old age, obesity, and a high fat-low fiberdiet. Mutations in two genes that have been linked
specifically to prostate cancer are breastcancer gene 1 and breast cancer gene 2, also
known as BRCA1 and BRCA2 – both of which alsocause breast cancer. Once a cancer-causing mutation occurs within
a cell, the affected cell begins to grow andreplicate out of control, forming a tumor. Early on, prostate cancer cells depend heavily
on androgens for survival, but eventually,the cancer cells mutate and find a way to
keep multiplying without relying on androgens. Overall, prostate cancer cells have a relatively
slow rate of growth compared to other typesof cancers. Finally, even though prostate adenocarcinoma
is the most common type of prostate cancer,other rare types exist as well. These typically arise from other cell types
in the prostate, for example transitionalcell carcinoma arises from cells in the transitional
zone, and small cell prostate cancer arisesfrom neuroendocrine cells. Early on, prostate cancer typically causes
no symptoms. That’s because the majority of prostate
cancers arise in the posterior peripheralzone, which is far away from the urethra. As a result, these tumors can grow quite large
before they cause problems with urination. Over time, if the cancer does compress or
invade the urethra or bladder, it can causedifficulty urinating, bleeding, and pain with
urination and ejaculation. If the cancer becomes metastatic, it most
commonly spreads to the bones, like the vertebraeor pelvis, resulting in hip or lower back
pain. Prostate cancer can be detected by a digital
rectal examination, which is where a finger,is inserted into the rectum to feel against
the anterior wall of the rectum which liesalong the posterior part of the prostate. A tumor located here would feel like an irregularly
hard lump. But if the tumor arises elsewhere, like in
the anterior peripheral zone, then the tumorwould be out of reach during the digital rectal
exam. Another approach is to use a transrectal ultrasound
or MRI to image the prostate. Prostate cancer can also cause an elevation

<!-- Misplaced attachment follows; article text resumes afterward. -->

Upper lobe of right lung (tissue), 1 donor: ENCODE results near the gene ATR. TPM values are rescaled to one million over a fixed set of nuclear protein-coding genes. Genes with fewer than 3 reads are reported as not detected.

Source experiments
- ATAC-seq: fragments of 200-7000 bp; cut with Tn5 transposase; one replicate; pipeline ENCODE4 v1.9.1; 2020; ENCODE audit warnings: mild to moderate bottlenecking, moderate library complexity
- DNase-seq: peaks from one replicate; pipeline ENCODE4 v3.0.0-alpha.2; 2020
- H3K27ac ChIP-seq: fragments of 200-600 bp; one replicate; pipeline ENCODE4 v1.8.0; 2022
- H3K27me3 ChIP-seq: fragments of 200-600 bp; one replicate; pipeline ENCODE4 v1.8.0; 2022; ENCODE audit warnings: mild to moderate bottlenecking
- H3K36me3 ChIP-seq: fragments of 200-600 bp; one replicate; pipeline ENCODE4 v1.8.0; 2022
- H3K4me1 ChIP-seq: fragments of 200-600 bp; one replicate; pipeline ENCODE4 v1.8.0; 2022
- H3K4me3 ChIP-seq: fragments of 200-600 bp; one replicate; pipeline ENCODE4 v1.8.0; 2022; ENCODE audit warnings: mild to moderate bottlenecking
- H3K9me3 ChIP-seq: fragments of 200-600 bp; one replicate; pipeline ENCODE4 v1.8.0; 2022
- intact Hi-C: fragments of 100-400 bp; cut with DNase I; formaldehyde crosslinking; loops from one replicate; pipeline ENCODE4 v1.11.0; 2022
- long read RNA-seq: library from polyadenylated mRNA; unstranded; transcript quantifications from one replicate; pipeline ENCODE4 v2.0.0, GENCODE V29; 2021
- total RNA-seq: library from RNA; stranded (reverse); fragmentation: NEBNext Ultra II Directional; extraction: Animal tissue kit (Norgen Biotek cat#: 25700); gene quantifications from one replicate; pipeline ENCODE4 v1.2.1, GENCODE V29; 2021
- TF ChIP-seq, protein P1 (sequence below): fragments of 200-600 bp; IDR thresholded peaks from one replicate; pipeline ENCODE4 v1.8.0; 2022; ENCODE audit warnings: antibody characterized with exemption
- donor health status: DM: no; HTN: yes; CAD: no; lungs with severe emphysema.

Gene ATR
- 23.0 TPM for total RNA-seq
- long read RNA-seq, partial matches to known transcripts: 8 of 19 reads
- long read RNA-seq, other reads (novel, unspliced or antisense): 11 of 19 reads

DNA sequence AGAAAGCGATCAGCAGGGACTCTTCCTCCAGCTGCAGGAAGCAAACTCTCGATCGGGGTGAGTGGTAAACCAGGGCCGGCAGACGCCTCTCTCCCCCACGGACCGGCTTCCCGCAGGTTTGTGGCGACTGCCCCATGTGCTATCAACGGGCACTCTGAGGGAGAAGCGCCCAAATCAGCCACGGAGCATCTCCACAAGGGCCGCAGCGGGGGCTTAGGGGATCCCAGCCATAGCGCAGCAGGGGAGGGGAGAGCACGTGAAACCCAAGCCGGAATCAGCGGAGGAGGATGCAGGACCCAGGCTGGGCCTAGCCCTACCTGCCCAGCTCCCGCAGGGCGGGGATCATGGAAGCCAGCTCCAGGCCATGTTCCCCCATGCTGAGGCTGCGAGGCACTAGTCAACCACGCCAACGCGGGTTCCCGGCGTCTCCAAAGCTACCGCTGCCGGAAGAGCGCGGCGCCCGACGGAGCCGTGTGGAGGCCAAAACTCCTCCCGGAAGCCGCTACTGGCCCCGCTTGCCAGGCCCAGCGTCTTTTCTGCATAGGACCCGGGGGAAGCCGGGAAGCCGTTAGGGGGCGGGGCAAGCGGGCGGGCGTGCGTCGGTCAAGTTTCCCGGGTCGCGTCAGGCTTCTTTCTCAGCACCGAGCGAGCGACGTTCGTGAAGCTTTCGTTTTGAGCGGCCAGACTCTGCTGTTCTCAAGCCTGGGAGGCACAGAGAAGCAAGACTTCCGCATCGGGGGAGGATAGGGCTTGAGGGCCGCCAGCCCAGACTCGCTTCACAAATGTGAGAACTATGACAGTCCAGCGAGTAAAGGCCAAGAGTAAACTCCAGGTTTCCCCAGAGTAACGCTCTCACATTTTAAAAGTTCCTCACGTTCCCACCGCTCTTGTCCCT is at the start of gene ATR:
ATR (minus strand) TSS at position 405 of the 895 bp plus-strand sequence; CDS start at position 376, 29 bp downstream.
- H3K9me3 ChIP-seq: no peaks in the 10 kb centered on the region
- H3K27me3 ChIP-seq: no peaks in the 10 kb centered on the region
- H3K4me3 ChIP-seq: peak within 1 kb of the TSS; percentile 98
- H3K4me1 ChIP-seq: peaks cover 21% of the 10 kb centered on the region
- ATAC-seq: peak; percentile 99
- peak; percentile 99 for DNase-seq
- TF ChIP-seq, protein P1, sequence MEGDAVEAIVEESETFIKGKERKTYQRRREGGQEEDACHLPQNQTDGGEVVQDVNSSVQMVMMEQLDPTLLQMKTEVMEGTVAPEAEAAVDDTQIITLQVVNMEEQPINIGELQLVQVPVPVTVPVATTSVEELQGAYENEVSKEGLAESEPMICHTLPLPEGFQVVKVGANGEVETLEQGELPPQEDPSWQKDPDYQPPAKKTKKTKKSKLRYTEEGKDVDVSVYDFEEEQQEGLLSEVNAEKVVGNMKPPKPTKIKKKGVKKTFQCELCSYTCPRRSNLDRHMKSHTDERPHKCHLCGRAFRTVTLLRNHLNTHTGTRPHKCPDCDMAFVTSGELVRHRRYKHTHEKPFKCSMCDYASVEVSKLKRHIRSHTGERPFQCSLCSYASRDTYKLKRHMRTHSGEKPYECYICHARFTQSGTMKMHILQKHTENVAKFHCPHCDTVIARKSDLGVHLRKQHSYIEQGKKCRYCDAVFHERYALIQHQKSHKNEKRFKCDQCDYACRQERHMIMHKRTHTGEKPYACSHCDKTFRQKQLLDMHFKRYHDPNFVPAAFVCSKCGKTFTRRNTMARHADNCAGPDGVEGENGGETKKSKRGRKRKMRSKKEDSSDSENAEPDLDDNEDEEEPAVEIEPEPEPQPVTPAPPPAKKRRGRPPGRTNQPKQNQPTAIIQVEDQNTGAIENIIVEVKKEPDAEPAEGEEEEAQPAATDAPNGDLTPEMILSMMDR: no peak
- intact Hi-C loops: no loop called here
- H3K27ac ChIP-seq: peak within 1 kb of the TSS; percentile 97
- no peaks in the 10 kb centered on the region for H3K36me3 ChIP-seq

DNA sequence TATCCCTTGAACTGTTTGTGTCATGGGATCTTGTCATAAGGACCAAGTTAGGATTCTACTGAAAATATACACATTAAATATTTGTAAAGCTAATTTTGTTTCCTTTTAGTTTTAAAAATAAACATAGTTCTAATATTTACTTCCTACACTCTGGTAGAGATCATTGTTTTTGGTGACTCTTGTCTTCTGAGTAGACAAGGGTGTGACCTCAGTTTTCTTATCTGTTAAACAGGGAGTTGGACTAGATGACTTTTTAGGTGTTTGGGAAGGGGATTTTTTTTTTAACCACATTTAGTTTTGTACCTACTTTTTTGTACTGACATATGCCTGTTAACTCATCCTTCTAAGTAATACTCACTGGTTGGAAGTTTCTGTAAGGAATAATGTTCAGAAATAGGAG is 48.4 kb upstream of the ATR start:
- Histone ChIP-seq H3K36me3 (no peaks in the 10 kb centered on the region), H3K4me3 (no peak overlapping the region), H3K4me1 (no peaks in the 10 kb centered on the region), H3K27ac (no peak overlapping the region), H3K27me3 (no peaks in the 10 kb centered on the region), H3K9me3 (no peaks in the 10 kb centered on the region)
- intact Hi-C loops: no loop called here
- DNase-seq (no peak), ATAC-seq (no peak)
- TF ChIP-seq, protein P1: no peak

in the prostate specific antigen. But ultimately, the diagnosis of prostate
cancer requires a biopsy, so that the cellscan be scored using the Gleason grading system. The Gleason scale identifies the two most
common cell patterns within the prostate tissueand assigns a score between one and five to
both of them. A score of 1 represents normal, well differentiated
cells, and a score of 5 represents highlyabnormal cells that barely resemble the normal
prostate tissue. Once the primary and secondary patterns have
each received a score from one to five, thesetwo numbers are added together, resulting
in a total Gleason score between two and 10with two representing low-grade tumors and
10 representing high-grade, dangerous tumors. In terms of treatment, when the tumor is confined
to the prostate, and hasn’t metastasized,active surveillance is usually done. This includes routine tumor marker measurement
as well as imaging, to ensure that the prostatecancer remains confined to the prostate. If the tumor spreads beyond that point, treatment
options include surgery, radiation therapy,chemotherapy, and hormonal therapy. Alright, as a quick recap… prostate cancer
usually refers to prostate adenocarcinoma,but can also include more rare types of tumors
as well. It typically begins in the posterior peripheral
zone of the prostate and can be detected usinga digital rectal examination. Typically, a serum prostate specific antigen
is also elevated in prostate cancer. Treatment may include chemotherapy, radiation
therapy, surgery, and hormonal therapy, butactive surveillance is also an option in many
cases where it’s localized to the prostate.